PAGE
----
Setia Alam Community Trail is an endangered forest. The community’s facebook group discusses about the different routes and new discoveries of the forest. If fact, the trails were not established by hikers, it was by the cyclists!
My interest was hooked. The more I read about it, the more I yearn to visit this incredible forest.
How to get there
It’s really easy to get to Setia Alam Community Trail, just hit the keywords “Setia Alam Community Trail” up in Waze or Google Map and you should be able to find it.
Alternatively, you can book an uber there.
The trail map (IMPORTANT)
Setia Alam Community Trail is largely discovered by the locals themselves. Over the years, they have contributed tremendously in preserving the trail, especially putting up signage. Hence, losing your way is highly unlikely, though it had happened before.
The trail map above is posted in the facebook group.
Altogether there are 3 gates – A, B, and E. In this post, I will be covering about route B.
Going up Gate B, hikers will see a gorgeous lake at the start of the trail.
From the map, the entrances to trail A and B are located beside a construction site. The complete trail will lead you to Alam Budiman (Gate E), which is about 20 minutes drive away from Setia Alam.
So, if you take the wrong route out, you may end up having to walk longer than usual, and will also have to take a Grab back to Setia Alam. Therefore, I would strongly suggest that you download this trail map.
Warm up before the hike as it is important to stretch your hamstring and calve muscles to avoid cramps. Trail B didn’t have extremely strenuous or steep elevation in the beginning, so it was a rather easy hike.
There were also instances when trees were in our way, or we had to huddle over them. They make a great obstacle course, adding fun to the hike.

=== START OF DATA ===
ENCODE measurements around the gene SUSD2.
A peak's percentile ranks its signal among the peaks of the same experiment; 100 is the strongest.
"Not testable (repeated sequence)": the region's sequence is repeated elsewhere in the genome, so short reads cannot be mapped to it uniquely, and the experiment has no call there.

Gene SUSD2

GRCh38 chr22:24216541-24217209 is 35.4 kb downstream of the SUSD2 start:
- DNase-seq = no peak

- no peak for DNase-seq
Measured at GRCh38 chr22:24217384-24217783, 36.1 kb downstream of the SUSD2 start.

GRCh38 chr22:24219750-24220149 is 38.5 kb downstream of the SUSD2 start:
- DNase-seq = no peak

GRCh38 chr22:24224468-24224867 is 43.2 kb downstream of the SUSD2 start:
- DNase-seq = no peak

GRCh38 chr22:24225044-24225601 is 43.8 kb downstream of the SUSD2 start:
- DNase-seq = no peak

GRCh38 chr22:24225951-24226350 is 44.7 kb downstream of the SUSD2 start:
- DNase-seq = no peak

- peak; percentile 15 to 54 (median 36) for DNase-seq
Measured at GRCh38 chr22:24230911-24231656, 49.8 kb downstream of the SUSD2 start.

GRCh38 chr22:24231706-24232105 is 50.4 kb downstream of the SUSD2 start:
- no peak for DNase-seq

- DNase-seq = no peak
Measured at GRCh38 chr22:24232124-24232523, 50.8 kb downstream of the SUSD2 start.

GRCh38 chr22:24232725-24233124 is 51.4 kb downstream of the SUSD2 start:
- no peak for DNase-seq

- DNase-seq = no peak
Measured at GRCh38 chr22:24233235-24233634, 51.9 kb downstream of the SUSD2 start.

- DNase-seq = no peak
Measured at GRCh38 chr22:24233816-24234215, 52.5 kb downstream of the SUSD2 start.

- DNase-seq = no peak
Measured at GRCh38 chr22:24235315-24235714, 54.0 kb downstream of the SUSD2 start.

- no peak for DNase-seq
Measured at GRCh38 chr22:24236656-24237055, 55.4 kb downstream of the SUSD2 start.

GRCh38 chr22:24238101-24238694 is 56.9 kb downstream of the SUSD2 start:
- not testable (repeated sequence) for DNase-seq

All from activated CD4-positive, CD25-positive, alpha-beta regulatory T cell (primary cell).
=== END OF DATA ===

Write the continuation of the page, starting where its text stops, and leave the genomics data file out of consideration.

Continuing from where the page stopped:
Towards the middle of the hike, we started sliding and “skating” because our running shoes were filled with mud and lost traction. We had to hold on to trees and branches to support and stop ourselves from falling down.
Tip: It is better to wear hiking shoes with better grip.
Pictured above: Muddy paths
The Summit (Peak Garden)
Getting to the Peak Garden proved a challenge. It was quite an easy hike up, but with the mud-skating, the difficulty level has been raised.
Finally, after much struggling, we arrived at the peak garden, a small gathering area for all hikers to enjoy the scenery overlooking the landscape.
The banner that says “Save Our Forest”
A picturesque view from Peak Garden that gives you gorgeous shots such as these:
Going down, we arrived at Checkpoint 5, and wanted to try a new route, so we went down to Checkpoint 3A unknowingly.
It was extremely difficult way down. Everyone was literally mud-sliding down the extremely slanted and muddy trail.
Everywhere they stepped was like stepping on a large pool of oil. We had to keep looking for leaves to improve traction.
At Checkpoint 3A, the kind hikers guided us back to Checkpoint 3, so we would not enter Checkpoint 3C, which would bring us to Alam Budiman. Sadly, I did not get the chance to take Trail A.
Though I must admit, Trail B did have some really stunning views!
The final verdict
Though a minimal level of fitness is required, it is possible to attempt this hike as a beginner. The elevation profile in the beginning is bearable and only toward the end did the climbing start. Nothing too streneous.
Our shoes were muddy by the end of the hike. Make sure you check the weather forecast and don’t take on the hike during rainy days!
The view was stunning, but I tend to feel a little disappointed at the constructions going on at the bottom. Also, the Malaysian flag at the Peak Garden looked fitting, so do not forget to take a picture with it!